ESPN and ABC's coverage of Wimbledon should make American tennis fans angry

Tennis used to be a well-respected sport by American broadcasters. That has certainly changed as proved by the Wimbledon coverage.
Coco Gauff at Wimbledon 2024
Coco Gauff at Wimbledon 2024 / Robert Prange/GettyImages

There used to be a time when American television broadcasters made things easier for tennis fans. We knew Bud Collins would be calling tennis matches for tennis and we knew he and his partner, Dick Enberg, would be brilliant. That was mostly with NBC and mostly during a time when American men were battling for majors.

That last part is key. While American women have not truly stopped contending for majors, broadcasters seem to want to sell men's tennis more. They believe this because they have gotten more marketing money in the past. Things changed a bit with Serena Williams and the overall failure of American men.

But now, ESPN and ABC seem to have no idea what to do with their tennis coverage. They obviously care more about commercials than tennis because ESPN, specifically, comes back late from commercial breaks often. In Monday's fourth-round Wimbledon match between Taylor Fritz and Alexander Zverev, there were several times a game had been started before the television feed came back.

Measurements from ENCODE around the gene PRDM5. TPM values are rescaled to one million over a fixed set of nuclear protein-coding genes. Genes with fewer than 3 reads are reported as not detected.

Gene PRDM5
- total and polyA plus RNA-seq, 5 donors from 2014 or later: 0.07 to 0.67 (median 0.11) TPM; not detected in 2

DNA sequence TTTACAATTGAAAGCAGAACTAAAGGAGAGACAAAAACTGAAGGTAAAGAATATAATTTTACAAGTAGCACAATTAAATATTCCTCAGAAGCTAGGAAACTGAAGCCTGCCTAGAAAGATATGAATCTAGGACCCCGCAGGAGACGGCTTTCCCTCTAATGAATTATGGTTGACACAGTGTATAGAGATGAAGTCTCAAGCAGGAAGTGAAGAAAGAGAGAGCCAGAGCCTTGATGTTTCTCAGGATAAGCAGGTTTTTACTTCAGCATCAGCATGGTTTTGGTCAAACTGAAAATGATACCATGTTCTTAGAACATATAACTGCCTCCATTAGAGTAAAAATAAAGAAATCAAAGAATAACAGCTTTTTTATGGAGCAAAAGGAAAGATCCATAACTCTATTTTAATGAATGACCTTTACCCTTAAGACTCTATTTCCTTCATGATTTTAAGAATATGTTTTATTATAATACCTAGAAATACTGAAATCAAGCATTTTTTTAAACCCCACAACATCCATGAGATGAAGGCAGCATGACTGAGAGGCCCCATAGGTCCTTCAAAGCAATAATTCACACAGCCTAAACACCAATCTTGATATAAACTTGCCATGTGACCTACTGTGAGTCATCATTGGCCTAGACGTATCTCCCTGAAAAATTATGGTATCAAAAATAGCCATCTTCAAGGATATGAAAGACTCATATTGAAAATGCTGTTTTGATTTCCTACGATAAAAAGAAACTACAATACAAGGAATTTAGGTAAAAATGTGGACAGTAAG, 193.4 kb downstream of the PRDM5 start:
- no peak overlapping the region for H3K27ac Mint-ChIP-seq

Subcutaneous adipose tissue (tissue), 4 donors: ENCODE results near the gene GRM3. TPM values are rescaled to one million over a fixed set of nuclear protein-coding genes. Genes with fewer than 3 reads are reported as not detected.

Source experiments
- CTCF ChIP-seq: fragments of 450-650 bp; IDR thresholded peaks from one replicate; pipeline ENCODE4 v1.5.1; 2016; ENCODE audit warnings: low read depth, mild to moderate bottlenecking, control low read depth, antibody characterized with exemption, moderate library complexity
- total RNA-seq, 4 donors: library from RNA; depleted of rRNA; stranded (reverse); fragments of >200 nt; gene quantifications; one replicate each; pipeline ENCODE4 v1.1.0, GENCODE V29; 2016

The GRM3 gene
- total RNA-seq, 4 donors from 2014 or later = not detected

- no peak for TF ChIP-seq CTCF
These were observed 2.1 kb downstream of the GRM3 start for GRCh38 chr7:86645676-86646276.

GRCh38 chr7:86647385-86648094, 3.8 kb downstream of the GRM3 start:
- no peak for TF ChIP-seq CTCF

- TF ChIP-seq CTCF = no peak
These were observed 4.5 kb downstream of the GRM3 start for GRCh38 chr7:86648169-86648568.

ESPN and ABC should turn Wimbledon coverage over to the Tennis Channel

Imagine that happening in an NFL or NBA game. Fans would be so up in arms that the networks would likely issue an immediate apology. Basketball and football are bigger in the United States and therefore, the networks are more attuned to what fans' responses are. With tennis? Meh. The networks probably think we are lucky to even watch it at all.

There is nothing wrong with the specific commentators. Love him or hate him, John McEnroe brings a flare that few can match. Chris Evert's class exudes from the studio and during matches. They are not the issue.

Over the weekend, ESPN and ABC very much wanted viewers to see the great American hope at Wimbledon, Coco Gauff, so much that they kept telling us Gauff was coming up "soon." Tennis fans understand the reality of the sport, though: Tennis has no real clock. A match could run for two hours or five. Broadcasters do not like this, though.

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Gauff's match got pushed back because earlier matches went long. The end of Emma Raducanu and Lulu Sun went so far past ESPN's cut-off that the coverage of that match ended up on ABC. A split broadcast, that's always a win.

Sure, fans can stream Wimbledon, but some still watch on broadcasters. ESPN and ABC should just leave Wimbledon alone if they are going to cause havoc with viewers (which, in turn, cuts down on viewers) and let the real pros like the Tennis Channel handle the tournament. American tennis fans would likely appreciate that.

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